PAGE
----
# Continuous linear extension

In functional analysis, it is often convenient to define a linear transformation on a complete, normed vector space ${\displaystyle X}$ by first defining a linear transformation ${\displaystyle L}$ on a dense subset of ${\displaystyle X}$ and then continuously extending ${\displaystyle L}$ to the whole space via the theorem below. The resulting extension remains linear and bounded, and is thus continuous, which makes it a continuous linear extension.

This procedure is known as continuous linear extension.

## Theorem

Every bounded linear transformation ${\displaystyle L}$ from a normed vector space ${\displaystyle X}$ to a complete, normed vector space ${\displaystyle Y}$ can be uniquely extended to a bounded linear transformation ${\displaystyle {\widehat {L}}}$ from the completion of ${\displaystyle X}$ to ${\displaystyle Y.}$ In addition, the operator norm of ${\displaystyle L}$ is ${\displaystyle c}$ if and only if the norm of ${\displaystyle {\widehat {L}}}$ is ${\displaystyle c.}$

This theorem is sometimes called the BLT theorem.

## Application

Consider, for instance, the definition of the Riemann integral. A step function on a closed interval ${\displaystyle [a,b]}$ is a function of the form: ${\displaystyle f\equiv r_{1}\mathbf {1} _{[a,x_{1})}+r_{2}\mathbf {1} _{[x_{1},x_{2})}+\cdots +r_{n}\mathbf {1} _{[x_{n-1},b]}}$ where ${\displaystyle r_{1},\ldots ,r_{n}}$ are real numbers, ${\displaystyle a=x_{0} and ${\displaystyle \mathbf {1} _{S}}$ denotes the indicator function of the set ${\displaystyle S.}$ The space of all step functions on ${\displaystyle [a,b],}$ normed by the ${\displaystyle L^{\infty }}$ norm (see Lp space), is a normed vector space which we denote by ${\displaystyle {\mathcal {S}}.}$ Define the integral of a step function by: ${\displaystyle I\left(\sum _{i=1}^{n}r_{i}\mathbf {1} _{[x_{i-1},x_{i})}\right)=\sum _{i=1}^{n}r_{i}(x_{i}-x_{i-1}).}$ ${\displaystyle I}$ as a function is a bounded linear transformation from ${\displaystyle {\mathcal {S}}}$ into ${\displaystyle \mathbb {R} .}$[1]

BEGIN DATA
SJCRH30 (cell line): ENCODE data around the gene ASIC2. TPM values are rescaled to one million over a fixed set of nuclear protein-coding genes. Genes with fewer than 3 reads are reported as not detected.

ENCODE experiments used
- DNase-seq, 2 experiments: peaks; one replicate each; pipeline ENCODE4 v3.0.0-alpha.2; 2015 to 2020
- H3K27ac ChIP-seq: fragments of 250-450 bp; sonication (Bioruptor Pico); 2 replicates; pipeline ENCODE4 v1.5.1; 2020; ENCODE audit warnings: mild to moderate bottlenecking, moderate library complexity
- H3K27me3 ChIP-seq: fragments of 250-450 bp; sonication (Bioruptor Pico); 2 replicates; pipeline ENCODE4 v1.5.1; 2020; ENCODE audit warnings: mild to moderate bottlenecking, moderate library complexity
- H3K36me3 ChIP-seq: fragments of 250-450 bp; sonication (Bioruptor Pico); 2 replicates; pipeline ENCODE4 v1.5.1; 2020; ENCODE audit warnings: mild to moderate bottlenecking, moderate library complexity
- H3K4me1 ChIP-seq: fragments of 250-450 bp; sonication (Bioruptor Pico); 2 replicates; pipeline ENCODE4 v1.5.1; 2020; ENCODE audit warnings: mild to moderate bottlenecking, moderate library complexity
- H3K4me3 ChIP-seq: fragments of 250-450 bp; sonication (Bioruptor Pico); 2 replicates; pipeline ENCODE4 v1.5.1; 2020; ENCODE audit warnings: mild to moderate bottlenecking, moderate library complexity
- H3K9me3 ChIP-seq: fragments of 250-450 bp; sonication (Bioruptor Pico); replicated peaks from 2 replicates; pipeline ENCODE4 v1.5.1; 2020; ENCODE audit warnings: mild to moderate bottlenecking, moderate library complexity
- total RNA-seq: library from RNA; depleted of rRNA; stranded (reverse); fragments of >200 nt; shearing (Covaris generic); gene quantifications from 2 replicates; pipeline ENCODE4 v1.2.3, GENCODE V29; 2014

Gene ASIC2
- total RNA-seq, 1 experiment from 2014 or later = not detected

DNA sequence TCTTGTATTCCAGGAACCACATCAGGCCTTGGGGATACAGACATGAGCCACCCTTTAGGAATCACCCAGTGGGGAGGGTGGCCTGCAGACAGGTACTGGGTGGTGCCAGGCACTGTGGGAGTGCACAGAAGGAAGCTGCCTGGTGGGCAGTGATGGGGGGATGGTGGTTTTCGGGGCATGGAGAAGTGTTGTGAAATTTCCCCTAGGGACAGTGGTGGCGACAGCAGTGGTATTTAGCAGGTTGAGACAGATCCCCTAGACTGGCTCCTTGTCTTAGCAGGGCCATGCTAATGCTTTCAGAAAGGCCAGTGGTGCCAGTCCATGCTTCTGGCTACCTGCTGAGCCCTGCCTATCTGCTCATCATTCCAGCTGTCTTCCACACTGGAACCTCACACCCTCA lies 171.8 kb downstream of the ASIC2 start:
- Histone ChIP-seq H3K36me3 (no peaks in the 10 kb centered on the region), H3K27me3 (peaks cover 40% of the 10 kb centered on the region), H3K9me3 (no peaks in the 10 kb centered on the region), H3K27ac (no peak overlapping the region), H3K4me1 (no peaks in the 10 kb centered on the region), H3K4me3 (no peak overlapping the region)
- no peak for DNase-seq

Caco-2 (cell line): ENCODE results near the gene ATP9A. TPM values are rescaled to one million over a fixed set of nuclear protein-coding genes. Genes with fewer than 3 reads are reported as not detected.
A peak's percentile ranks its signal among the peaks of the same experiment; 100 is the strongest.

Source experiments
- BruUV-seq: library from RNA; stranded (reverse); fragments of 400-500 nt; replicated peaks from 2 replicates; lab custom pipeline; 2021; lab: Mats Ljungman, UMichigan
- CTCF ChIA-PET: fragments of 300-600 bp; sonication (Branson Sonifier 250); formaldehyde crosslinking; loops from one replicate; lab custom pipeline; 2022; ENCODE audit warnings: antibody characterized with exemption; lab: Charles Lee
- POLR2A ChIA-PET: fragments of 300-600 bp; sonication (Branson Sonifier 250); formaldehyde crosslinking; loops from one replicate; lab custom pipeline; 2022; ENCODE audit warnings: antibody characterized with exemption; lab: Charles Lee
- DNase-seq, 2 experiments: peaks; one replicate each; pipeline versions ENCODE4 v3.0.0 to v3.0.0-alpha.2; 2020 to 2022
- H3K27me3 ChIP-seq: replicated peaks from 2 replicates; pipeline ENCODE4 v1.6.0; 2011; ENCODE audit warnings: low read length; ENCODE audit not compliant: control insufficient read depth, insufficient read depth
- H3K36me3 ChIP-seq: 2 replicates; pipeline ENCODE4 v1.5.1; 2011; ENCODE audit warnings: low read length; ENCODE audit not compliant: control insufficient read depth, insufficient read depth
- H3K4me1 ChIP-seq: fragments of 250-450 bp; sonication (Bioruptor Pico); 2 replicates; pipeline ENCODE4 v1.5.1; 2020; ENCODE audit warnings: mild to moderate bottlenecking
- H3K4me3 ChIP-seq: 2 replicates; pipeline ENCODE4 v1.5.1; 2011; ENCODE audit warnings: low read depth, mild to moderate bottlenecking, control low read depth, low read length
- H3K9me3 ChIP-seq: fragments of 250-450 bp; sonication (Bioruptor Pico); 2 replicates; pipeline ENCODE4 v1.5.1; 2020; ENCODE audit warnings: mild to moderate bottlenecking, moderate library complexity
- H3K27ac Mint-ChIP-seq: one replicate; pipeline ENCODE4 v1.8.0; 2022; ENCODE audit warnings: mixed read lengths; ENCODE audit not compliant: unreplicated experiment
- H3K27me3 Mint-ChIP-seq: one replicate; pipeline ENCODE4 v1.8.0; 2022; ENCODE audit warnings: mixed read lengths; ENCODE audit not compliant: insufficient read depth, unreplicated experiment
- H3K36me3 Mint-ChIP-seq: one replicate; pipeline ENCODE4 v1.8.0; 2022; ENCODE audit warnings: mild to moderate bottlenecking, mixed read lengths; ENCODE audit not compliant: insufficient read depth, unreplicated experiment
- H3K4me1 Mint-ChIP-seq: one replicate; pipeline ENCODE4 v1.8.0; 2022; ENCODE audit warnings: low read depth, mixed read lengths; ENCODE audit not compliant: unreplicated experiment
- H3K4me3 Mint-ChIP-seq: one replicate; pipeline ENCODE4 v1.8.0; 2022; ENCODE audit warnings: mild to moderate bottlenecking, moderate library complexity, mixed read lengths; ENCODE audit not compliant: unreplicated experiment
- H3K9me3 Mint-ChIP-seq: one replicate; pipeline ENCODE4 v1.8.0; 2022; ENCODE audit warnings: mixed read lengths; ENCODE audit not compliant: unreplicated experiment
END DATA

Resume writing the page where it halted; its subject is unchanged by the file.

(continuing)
Let ${\displaystyle {\mathcal {PC}}}$ denote the space of bounded, piecewise continuous functions on ${\displaystyle [a,b]}$ that are continuous from the right, along with the ${\displaystyle L^{\infty }}$ norm. The space ${\displaystyle {\mathcal {S}}}$ is dense in ${\displaystyle {\mathcal {PC}},}$ so we can apply the BLT theorem to extend the linear transformation ${\displaystyle I}$ to a bounded linear transformation ${\displaystyle {\widehat {I}}}$ from ${\displaystyle {\mathcal {PC}}}$ to ${\displaystyle \mathbb {R} .}$ This defines the Riemann integral of all functions in ${\displaystyle {\mathcal {PC}}}$; for every ${\displaystyle f\in {\mathcal {PC}},}$ ${\displaystyle \int _{a}^{b}f(x)dx={\widehat {I}}(f).}$

## The Hahn–Banach theorem

The above theorem can be used to extend a bounded linear transformation ${\displaystyle T:S\to Y}$ to a bounded linear transformation from ${\displaystyle {\bar {S}}=X}$ to ${\displaystyle Y,}$ if ${\displaystyle S}$ is dense in ${\displaystyle X.}$ If ${\displaystyle S}$ is not dense in ${\displaystyle X,}$ then the Hahn–Banach theorem may sometimes be used to show that an extension exists. However, the extension may not be unique.

1. ^ Here, ${\displaystyle \mathbb {R} }$ is also a normed vector space; ${\displaystyle \mathbb {R} }$ is a vector space because it satisfies all of the vector space axioms and is normed by the absolute value function.